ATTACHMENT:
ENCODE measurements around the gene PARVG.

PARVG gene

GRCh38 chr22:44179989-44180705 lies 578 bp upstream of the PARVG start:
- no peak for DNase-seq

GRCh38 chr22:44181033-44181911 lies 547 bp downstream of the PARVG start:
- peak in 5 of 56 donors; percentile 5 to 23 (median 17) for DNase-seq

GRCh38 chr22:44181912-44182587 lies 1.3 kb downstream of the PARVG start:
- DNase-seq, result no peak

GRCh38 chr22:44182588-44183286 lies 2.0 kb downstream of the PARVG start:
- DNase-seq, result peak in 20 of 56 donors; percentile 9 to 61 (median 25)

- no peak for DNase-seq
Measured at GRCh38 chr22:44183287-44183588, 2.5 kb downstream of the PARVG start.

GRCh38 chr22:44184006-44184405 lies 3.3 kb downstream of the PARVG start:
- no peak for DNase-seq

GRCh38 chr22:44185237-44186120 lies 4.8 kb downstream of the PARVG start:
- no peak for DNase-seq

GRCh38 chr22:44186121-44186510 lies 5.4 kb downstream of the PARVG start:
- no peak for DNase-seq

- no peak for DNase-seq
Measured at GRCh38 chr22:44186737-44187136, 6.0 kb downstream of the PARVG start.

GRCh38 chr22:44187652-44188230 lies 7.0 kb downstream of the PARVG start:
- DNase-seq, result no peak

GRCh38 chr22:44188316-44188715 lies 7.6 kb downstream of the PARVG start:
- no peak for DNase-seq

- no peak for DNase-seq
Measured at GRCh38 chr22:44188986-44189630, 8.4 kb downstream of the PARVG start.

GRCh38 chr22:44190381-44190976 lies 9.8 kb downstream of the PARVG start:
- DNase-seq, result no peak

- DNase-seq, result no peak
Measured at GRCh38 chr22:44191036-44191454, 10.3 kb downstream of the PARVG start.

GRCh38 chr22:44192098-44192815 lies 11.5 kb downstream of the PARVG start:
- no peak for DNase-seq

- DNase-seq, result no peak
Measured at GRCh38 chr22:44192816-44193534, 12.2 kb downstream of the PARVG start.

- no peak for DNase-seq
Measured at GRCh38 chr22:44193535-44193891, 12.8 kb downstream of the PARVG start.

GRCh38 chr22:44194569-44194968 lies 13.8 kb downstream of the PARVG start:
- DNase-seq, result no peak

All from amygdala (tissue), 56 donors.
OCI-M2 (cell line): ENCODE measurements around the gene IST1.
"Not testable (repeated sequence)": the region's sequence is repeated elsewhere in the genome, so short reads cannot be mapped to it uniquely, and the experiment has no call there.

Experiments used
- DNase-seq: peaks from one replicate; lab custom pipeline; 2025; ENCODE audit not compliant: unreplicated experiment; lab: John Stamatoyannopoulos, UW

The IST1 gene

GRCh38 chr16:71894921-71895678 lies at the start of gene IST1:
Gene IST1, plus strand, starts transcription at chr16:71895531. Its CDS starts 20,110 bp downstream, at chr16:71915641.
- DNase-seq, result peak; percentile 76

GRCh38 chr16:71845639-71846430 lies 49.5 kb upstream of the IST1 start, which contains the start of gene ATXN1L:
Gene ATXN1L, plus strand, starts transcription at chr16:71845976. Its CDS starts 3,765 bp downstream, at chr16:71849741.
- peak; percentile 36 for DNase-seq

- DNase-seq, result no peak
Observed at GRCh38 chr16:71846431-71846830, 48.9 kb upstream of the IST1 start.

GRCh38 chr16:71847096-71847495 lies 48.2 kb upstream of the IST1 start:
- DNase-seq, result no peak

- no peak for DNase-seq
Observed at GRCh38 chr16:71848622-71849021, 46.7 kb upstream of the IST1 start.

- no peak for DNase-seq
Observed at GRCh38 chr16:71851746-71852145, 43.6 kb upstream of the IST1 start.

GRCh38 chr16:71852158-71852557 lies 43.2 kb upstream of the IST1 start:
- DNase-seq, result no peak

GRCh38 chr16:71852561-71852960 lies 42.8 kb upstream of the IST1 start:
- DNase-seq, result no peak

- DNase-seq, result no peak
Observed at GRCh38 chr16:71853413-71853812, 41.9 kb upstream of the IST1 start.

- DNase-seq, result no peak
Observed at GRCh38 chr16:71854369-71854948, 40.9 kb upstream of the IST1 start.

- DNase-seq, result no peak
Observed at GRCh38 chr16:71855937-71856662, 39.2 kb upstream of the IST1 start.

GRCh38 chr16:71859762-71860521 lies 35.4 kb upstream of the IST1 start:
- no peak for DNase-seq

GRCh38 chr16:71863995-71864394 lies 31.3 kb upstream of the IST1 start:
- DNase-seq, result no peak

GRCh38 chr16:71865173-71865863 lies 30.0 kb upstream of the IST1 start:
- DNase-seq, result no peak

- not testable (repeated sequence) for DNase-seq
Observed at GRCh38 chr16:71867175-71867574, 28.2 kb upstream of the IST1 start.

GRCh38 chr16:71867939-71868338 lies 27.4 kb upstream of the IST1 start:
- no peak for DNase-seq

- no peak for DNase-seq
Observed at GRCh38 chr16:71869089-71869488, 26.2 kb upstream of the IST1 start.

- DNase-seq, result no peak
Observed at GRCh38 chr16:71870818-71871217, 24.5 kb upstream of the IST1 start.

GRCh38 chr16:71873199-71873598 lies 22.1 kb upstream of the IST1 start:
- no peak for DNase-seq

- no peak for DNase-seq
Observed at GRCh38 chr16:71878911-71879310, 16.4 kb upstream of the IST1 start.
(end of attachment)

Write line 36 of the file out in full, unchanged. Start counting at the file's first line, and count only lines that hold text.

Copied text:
Measured at GRCh38 chr22:44193535-44193891, 12.8 kb downstream of the PARVG start.